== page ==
Frau Fiber provides at statement to the Denver Press

statement given by Carole Frances Lung

Carole Frances Lung biographer of Frau Fiber states “Frau Fiber is currently unavailable for interviews, so she asked me to speak for her.”

Reporter: Your work is rooted in the history of undervalued women workers, specifically textile workers. What inspired you to explore this subject?

FF RESPONSE as spoken by CFL: This work is inspired by her experience working in the apparel industry in Apolda Germany – in a knit wear factory.  Apolda germany during the communist times, was the leader in knit wear garment production –  When the Berlin wall fell, Frau Fiber became like many factory workers one of the lost Generation – of unified Germans who found themselves unemployed.   She pieced together a life of mending, altering, and teaching at the local schools.  IN 2006, she met me Carole Frances Lung, and we became fast friends. We have a similar background, I too worked in the apparel industry and lost my job, do to a down turn in sales after Sept. 11.  I invited FF to come to the US, and take up organizing and gifting her skills.

Reporter: What is your objective?

FF RESPONSE as spoken by CFL: Frau Fiber’s  objective is multi layered:  first Sewing Rebellion teaching people how to mend, remake and alter their garments – increasing the life of the garment, so it doesn’t end up in the land fills so quickly, and I also see this as a way to respect the labor of the original garment.

Secondly – in her work like the KO Enterprise – performance’s of labor, it’s about making the labor behind the label transparent, so people have some idea how, where and under what conditions garments are made.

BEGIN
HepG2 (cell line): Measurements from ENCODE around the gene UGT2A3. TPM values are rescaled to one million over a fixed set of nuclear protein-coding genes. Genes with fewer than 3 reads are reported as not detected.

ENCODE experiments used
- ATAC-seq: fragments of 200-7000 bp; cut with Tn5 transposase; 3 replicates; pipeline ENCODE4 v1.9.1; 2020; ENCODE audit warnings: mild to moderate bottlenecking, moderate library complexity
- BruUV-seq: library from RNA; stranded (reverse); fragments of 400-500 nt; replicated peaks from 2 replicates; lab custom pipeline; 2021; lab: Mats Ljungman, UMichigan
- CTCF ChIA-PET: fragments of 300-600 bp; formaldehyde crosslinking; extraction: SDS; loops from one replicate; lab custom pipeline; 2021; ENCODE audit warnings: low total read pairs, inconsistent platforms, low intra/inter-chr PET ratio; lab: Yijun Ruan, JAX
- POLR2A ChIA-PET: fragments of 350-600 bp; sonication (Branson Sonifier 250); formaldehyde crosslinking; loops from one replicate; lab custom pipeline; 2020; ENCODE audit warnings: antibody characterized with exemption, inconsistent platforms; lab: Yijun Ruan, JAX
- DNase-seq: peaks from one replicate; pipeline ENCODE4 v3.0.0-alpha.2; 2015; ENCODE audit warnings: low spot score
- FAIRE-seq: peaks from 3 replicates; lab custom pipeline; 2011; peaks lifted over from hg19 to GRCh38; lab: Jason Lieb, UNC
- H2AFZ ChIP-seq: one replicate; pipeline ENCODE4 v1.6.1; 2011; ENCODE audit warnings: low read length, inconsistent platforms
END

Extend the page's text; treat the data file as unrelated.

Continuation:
Finally, with the Made in Haiti Project – it’s about creating garment jobs, where they have been displaced by shifts in garment manufacturing, or because of the surplus of used American goods.  Frau Fiber has stepped back from Made in Haiti, and handed off to CF Bazile, a social entrepeneur who has stronger capitalistic skills.  Although she is still involved as advisor.

REPORTER: As I understand it, your presentation at MCA will have something to do with the politics of mending. Is that accurate, and where will you go with that?

FF RESPONSE as spoken by CFL: Yes the politics of mending – or rather mending as a political act – similar to choosing to ride a bike, take public transportation so as not to use fossil fuels – if you mend your garments – this is inspired by HDT – Walden – chapter on Economy – No man ever stood the lower in my estimation for having a patch in his clothes; yet I am sure that there is greater anxiety, commonly, to have fashionable, or at least clean and unpatched clothes, than to have a sound conscience. Frau Fiber promote – making the mends decorative –so they stand out and are embellished.  It’s no about hiding the work

REPORTER: What is the significant in bringing a group of women together to mend?

FF RESPONSE as spoken by CFL: this is in the tradition of quilting circles, and during the DDR times, Frau Fiber held sewing circles in her home, and this was a time to talk politics, and to the Stazi, it looked like it was just a group of women getting together to sew.

Typically there are men involved – and even though this is a feminist event, feminism as I understand is broader than the female gender

REPORTER: What do you hope participants will gain from this workshop?

FF RESPONSE as spoken by CFL: FF hopes they will find pleasure in mending, so they continue to do it.   This is not your grandmothers sewing circle, FF hopes you will find ways to subvert the meanings of garments through mending.

REPORTER: Do you think the current DIY/crafting trend is a response to some of the issues you bring up? Is it a good thing? Will it last?

FF RESPONSE as stated by CFL: First off – how do you define DIY / Crafting.  FF understanding is that DIY/Craft culture has become another nich commodity. Yes it’s made in USA, locally, by hand or with the help of machines, but truly it is small-scale manufacturing for profit.  It doesn’t do anything to change the value of garment and textile production, actually participate in it, with the purchasing of fabrics, and notions.  FF is interested in acts of generosity, skills sharing, community building, and honoring garment workers with out a participating economical exchange.  There will always be people who make – sew, weld, build, whether it’s a trend or not.  In a utopic world, it would be wonderful if people would spend more of their leisure time making, and doing for themselves, and less time in the mall.  Frau Fiber doens’t see that happening in the near future, but she perseveres.

see article http://blogs.westword.com/showandtell/2011/04/frau_fiber_feminsim_co.php

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